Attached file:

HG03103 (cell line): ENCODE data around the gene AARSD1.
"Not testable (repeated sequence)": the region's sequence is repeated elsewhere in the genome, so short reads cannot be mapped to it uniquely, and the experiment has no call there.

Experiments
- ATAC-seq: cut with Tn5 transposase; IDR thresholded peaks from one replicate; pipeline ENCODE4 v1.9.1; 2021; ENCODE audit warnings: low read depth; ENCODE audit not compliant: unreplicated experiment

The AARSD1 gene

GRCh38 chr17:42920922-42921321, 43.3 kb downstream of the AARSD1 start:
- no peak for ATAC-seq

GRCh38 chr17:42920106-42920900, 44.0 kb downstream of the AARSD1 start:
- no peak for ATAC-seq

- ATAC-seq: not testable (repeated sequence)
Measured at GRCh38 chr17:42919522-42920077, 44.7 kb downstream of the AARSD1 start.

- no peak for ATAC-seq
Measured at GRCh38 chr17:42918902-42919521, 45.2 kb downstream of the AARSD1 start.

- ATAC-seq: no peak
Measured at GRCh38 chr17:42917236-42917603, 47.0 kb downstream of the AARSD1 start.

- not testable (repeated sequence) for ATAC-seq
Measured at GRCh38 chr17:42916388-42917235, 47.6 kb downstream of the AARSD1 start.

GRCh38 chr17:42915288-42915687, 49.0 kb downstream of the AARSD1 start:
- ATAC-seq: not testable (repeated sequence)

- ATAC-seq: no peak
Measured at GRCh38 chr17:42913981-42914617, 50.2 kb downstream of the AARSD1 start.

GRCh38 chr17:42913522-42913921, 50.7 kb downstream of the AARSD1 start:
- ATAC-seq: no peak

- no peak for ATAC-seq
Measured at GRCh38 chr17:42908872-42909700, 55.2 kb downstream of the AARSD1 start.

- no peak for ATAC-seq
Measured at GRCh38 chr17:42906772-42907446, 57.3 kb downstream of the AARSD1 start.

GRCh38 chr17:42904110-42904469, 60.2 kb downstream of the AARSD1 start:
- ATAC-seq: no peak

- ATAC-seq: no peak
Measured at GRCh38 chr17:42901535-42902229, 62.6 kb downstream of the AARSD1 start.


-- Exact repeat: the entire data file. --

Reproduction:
HG03103 (cell line): ENCODE data around the gene AARSD1.
"Not testable (repeated sequence)": the region's sequence is repeated elsewhere in the genome, so short reads cannot be mapped to it uniquely, and the experiment has no call there.

Experiments
- ATAC-seq: cut with Tn5 transposase; IDR thresholded peaks from one replicate; pipeline ENCODE4 v1.9.1; 2021; ENCODE audit warnings: low read depth; ENCODE audit not compliant: unreplicated experiment

The AARSD1 gene

GRCh38 chr17:42920922-42921321, 43.3 kb downstream of the AARSD1 start:
- no peak for ATAC-seq

GRCh38 chr17:42920106-42920900, 44.0 kb downstream of the AARSD1 start:
- no peak for ATAC-seq

- ATAC-seq: not testable (repeated sequence)
Measured at GRCh38 chr17:42919522-42920077, 44.7 kb downstream of the AARSD1 start.

- no peak for ATAC-seq
Measured at GRCh38 chr17:42918902-42919521, 45.2 kb downstream of the AARSD1 start.

- ATAC-seq: no peak
Measured at GRCh38 chr17:42917236-42917603, 47.0 kb downstream of the AARSD1 start.

- not testable (repeated sequence) for ATAC-seq
Measured at GRCh38 chr17:42916388-42917235, 47.6 kb downstream of the AARSD1 start.

GRCh38 chr17:42915288-42915687, 49.0 kb downstream of the AARSD1 start:
- ATAC-seq: not testable (repeated sequence)

- ATAC-seq: no peak
Measured at GRCh38 chr17:42913981-42914617, 50.2 kb downstream of the AARSD1 start.

GRCh38 chr17:42913522-42913921, 50.7 kb downstream of the AARSD1 start:
- ATAC-seq: no peak

- no peak for ATAC-seq
Measured at GRCh38 chr17:42908872-42909700, 55.2 kb downstream of the AARSD1 start.

- no peak for ATAC-seq
Measured at GRCh38 chr17:42906772-42907446, 57.3 kb downstream of the AARSD1 start.

GRCh38 chr17:42904110-42904469, 60.2 kb downstream of the AARSD1 start:
- ATAC-seq: no peak

- ATAC-seq: no peak
Measured at GRCh38 chr17:42901535-42902229, 62.6 kb downstream of the AARSD1 start.